Most medical care and treatment goes well, but things occasionally go wrong, and you may want to complain. So where do you start?
Every NHS organisation has a complaints procedure. To find out about it, ask a member of staff, look on the hospital or trust’s website, or contact the complaints department for more information.
What are my rights?
If you’re not happy with the care or treatment you’ve received or you’ve been refused treatment for a condition, you have the right to complain, have your complaint investigated, and be given a full and prompt reply.
From April 2013, the general principles of allowing a complaint to either the service provider or commissioner of that service will remain in place, but there will be procedural changes following the demise of primary care trusts, and the introduction of the NHS Commissioning Board and clinical commissioning groups.
You may still make a complaint to either a provider of NHS-funded care about the provision of services by them under arrangements made with an NHS body or to the commissioner of that service. However, instead of the commissioning body being the PCT, a complaint to the commissioner will go to either the NHS Commissioning Board or to a local clinical commissioning group.
Where do I start?
Since April 2009, the NHS has run a simple complaints process, which has two stages.
- Ask your hospital or trust for a copy of its complaints procedure, which will explain how to proceed. Your first step will normally be to raise the matter (in writing or by speaking to them) with the practitioner, e.g. the nurse or doctor concerned, or with their organisation, which will have a complaints manager. Alternatively, if you prefer, you can raise the matter with your local primary care trust. From April 1 2013, this will be the relevant commissioning body such as the NHS Commissioning Board or a local Clinical Commissioning Group. The process is called local resolution, and most cases are resolved at this stage.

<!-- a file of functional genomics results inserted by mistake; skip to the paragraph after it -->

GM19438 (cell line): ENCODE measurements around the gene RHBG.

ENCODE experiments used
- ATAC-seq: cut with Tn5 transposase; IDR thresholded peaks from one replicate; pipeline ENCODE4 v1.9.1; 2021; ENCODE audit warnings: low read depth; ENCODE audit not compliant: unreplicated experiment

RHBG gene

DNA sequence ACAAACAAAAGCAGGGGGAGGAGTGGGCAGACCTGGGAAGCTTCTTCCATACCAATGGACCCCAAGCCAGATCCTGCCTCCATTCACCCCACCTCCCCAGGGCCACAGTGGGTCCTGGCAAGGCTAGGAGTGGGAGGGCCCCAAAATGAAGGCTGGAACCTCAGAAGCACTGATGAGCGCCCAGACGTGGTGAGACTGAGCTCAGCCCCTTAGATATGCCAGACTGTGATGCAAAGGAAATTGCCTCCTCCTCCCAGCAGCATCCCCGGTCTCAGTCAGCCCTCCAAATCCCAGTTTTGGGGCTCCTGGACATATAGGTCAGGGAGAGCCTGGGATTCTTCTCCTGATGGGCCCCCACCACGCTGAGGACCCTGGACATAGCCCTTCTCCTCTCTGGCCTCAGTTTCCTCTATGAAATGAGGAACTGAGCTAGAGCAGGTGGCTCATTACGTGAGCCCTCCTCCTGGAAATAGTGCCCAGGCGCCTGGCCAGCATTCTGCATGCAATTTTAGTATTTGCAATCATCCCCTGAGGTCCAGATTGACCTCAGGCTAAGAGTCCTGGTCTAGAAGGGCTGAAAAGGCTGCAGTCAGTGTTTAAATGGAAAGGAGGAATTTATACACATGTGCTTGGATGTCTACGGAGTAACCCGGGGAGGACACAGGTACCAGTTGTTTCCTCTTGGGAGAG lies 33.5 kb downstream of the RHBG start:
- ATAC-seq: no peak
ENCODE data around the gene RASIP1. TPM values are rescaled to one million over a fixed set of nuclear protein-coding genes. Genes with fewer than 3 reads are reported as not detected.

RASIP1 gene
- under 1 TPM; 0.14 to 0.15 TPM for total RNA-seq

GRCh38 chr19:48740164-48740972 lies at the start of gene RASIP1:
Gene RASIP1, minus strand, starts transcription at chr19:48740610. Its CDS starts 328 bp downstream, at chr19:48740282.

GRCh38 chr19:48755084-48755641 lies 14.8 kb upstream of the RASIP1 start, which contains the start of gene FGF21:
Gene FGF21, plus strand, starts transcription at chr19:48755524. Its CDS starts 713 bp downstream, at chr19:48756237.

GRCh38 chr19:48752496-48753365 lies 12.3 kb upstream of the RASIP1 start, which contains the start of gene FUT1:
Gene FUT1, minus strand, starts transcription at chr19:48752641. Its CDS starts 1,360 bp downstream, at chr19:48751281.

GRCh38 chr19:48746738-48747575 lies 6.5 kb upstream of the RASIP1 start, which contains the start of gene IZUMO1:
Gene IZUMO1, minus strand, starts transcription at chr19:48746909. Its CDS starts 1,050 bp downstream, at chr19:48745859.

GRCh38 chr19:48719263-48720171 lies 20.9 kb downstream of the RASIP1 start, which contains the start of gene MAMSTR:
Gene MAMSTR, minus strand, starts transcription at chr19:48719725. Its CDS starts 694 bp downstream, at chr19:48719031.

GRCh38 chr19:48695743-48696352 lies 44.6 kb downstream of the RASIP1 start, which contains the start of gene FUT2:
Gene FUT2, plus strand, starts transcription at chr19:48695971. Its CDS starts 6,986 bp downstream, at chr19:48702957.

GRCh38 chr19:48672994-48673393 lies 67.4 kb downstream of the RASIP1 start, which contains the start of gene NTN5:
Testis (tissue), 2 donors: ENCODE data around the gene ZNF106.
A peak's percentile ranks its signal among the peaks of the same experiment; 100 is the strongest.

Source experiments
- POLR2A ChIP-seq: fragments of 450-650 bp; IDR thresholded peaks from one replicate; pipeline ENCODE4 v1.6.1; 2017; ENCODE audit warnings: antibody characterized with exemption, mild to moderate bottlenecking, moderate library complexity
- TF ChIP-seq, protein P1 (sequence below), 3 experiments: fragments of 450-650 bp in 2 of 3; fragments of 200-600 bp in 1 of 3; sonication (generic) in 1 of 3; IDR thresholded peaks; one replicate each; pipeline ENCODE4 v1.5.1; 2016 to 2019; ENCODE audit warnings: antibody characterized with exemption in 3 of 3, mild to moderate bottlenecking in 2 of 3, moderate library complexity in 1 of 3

- If you’re still unhappy, you can refer the matter to the Parliamentary and Health Service Ombudsman, who is independent of the NHS
Who can help?
For independent help go to the NHS Complaints Independent Advocacy Service
From April 1 2013, individual local authorities have a statutory duty to commission independent advocacy services to provide support for people making, or thinking of making, a complaint about their NHS care or treatment. Arrangements will vary between local authority areas. Contact your local PALS or complaints manager, or local authority for information about how this service is provided in your area. To read more, go to: http://www.local.gov.uk/c/document_library/get_file?uuid=1924abde-49d9-4383-b6fe-b13c50242c29&groupId=10171
Patient Advice and Liaison Service
Officers from the Patient Advice and Liaison Service (PALS) are available in all hospitals. They offer confidential advice, support and information on health-related matters to patients, their families and their carers. You can find your local PALS office at the Office Directory at PALS Online.